First, the Raiderettes sued the Raiders after alleging the team engaged in wage theft and unfair employment practices, and then, the Ben-Gals sued the Bengals for paying under minimum wage.
Now, via Deadspin, the Jills have filed a lawsuit against the Bills, the Citadel Communications Company and Stejons Productions Corporation in which the cheerleaders claim they weren't paid for game days or mandatory biweekly practices and, instead, were exploited by not being paid minimum wage.
The lawsuit states that the defendents were "in flagrant violation of numerous laws of the State of New York, exploited plaintiffs, who worked for them as members of the Bills' cheerleading squad, by failing to pay them for all hours they worked each season. The Bills, Citadel and Stejon also failed to reimburse the Jills for certain business expenses, failed to pay them in a timely manner, took unlawful deductions and kick-backs from the Jills wages, unlawfully took gratuities paid to the Jills, failed to adhere to the notice and record keeping requirements of the Wage Theft Prevention Act, and were unjustly enriched as a result of the Jills' work."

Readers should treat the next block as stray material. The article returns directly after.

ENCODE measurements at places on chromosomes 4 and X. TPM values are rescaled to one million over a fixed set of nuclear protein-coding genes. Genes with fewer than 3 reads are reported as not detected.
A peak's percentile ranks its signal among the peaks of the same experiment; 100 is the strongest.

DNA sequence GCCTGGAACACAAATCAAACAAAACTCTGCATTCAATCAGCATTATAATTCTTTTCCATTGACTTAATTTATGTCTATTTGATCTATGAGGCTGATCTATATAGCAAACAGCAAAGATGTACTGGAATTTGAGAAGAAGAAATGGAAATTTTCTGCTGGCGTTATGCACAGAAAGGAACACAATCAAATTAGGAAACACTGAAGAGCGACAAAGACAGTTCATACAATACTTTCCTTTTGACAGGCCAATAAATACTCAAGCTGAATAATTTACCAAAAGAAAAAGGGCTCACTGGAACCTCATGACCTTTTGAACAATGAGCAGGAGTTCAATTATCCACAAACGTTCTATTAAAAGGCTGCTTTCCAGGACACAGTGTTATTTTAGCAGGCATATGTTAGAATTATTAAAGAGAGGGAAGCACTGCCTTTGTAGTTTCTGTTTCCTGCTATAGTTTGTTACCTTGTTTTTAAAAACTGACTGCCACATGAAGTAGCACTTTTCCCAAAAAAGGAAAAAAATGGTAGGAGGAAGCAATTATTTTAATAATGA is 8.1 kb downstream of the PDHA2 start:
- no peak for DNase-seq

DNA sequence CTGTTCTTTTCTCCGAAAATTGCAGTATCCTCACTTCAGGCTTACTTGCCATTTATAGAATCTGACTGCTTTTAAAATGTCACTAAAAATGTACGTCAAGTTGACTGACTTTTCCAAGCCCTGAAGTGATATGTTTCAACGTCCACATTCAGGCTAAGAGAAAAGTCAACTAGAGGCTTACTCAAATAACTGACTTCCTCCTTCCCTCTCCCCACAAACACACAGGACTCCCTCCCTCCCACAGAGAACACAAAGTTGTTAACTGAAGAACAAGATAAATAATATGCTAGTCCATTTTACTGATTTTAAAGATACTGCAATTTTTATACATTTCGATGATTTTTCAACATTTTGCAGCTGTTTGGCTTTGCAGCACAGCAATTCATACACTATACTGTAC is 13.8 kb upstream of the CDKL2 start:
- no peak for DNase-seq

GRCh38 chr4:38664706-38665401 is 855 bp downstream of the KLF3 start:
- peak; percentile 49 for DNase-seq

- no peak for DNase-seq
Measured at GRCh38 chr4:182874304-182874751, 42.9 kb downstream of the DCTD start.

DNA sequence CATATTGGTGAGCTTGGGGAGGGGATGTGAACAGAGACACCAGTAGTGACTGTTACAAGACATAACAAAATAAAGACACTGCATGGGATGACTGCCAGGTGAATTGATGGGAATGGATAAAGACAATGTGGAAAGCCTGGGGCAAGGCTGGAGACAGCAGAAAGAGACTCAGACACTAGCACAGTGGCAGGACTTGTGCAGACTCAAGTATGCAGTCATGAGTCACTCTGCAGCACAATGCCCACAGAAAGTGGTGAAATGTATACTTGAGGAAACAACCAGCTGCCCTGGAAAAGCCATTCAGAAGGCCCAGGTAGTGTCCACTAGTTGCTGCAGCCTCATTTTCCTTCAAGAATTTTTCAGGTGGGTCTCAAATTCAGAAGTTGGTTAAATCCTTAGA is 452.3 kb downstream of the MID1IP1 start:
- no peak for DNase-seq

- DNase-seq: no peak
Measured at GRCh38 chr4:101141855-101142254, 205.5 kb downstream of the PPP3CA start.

The plaintiffs also say the team's members are required to make between 20-35 appearances at corporate, community and charity events per year (along with six mandatory events that did not count toward those first 20-35). The majority of those, the lawsuit says, were unpaid.
The cheerleaders also could be subject to penalties for a variety of offenses, including "failing the 'jiggle test.'"
In an interesting twist, the lawsuit also discusses the team's expectations for the cheerleaders' grooming habits and hygiene. Particularly, the team wanted to make sure the Jills were washing themselves properly while taking appropriate measures for menstruation and shaving. Make sure to check out this Slate article if you'd like the details.
So, that's three teams out of the 32 that have been sued thus far. At this point, it wouldn't exactly be a surprise if we see more of these kinds of lawsuits.